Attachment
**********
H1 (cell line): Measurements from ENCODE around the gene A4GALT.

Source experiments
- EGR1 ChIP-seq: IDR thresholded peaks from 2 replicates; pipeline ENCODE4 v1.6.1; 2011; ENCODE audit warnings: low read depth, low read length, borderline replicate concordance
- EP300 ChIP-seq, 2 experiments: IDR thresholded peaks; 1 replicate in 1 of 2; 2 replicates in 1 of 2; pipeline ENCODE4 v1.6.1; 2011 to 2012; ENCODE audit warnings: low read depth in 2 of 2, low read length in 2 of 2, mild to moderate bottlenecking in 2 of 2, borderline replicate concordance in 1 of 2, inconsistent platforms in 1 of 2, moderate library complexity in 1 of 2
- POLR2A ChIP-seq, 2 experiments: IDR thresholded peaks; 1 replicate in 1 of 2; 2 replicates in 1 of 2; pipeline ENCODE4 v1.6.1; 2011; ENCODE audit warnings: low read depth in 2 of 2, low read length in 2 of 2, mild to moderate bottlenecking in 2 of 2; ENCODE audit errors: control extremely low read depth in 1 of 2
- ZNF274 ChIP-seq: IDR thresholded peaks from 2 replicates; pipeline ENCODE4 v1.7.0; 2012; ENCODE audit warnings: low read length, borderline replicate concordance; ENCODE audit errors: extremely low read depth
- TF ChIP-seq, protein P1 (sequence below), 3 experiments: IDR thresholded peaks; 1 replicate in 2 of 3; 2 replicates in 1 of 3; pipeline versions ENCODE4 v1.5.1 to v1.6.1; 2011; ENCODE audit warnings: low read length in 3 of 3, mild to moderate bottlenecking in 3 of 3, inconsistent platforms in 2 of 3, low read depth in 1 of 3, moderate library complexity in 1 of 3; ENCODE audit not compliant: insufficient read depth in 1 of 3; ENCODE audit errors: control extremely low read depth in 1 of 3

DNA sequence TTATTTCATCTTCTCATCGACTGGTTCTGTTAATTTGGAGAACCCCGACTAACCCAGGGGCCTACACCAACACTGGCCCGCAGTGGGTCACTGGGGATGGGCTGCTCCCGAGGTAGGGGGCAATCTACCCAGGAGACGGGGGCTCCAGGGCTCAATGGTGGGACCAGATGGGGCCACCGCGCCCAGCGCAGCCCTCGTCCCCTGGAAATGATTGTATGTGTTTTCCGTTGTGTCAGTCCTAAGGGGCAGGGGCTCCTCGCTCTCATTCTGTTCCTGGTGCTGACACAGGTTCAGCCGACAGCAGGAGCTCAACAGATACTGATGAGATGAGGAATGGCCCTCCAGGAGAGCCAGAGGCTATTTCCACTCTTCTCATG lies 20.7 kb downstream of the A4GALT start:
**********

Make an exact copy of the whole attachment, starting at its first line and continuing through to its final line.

H1 (cell line): Measurements from ENCODE around the gene A4GALT.

Source experiments
- EGR1 ChIP-seq: IDR thresholded peaks from 2 replicates; pipeline ENCODE4 v1.6.1; 2011; ENCODE audit warnings: low read depth, low read length, borderline replicate concordance
- EP300 ChIP-seq, 2 experiments: IDR thresholded peaks; 1 replicate in 1 of 2; 2 replicates in 1 of 2; pipeline ENCODE4 v1.6.1; 2011 to 2012; ENCODE audit warnings: low read depth in 2 of 2, low read length in 2 of 2, mild to moderate bottlenecking in 2 of 2, borderline replicate concordance in 1 of 2, inconsistent platforms in 1 of 2, moderate library complexity in 1 of 2
- POLR2A ChIP-seq, 2 experiments: IDR thresholded peaks; 1 replicate in 1 of 2; 2 replicates in 1 of 2; pipeline ENCODE4 v1.6.1; 2011; ENCODE audit warnings: low read depth in 2 of 2, low read length in 2 of 2, mild to moderate bottlenecking in 2 of 2; ENCODE audit errors: control extremely low read depth in 1 of 2
- ZNF274 ChIP-seq: IDR thresholded peaks from 2 replicates; pipeline ENCODE4 v1.7.0; 2012; ENCODE audit warnings: low read length, borderline replicate concordance; ENCODE audit errors: extremely low read depth
- TF ChIP-seq, protein P1 (sequence below), 3 experiments: IDR thresholded peaks; 1 replicate in 2 of 3; 2 replicates in 1 of 3; pipeline versions ENCODE4 v1.5.1 to v1.6.1; 2011; ENCODE audit warnings: low read length in 3 of 3, mild to moderate bottlenecking in 3 of 3, inconsistent platforms in 2 of 3, low read depth in 1 of 3, moderate library complexity in 1 of 3; ENCODE audit not compliant: insufficient read depth in 1 of 3; ENCODE audit errors: control extremely low read depth in 1 of 3

DNA sequence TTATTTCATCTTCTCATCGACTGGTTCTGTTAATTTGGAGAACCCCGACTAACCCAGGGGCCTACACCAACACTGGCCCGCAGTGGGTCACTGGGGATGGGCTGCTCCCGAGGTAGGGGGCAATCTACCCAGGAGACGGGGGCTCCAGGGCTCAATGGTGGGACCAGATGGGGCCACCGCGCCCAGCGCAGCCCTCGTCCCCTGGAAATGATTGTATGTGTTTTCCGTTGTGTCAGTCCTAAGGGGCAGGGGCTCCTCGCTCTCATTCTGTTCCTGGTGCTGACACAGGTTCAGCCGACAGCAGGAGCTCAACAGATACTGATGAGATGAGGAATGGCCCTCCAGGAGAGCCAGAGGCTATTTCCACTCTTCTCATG lies 20.7 kb downstream of the A4GALT start: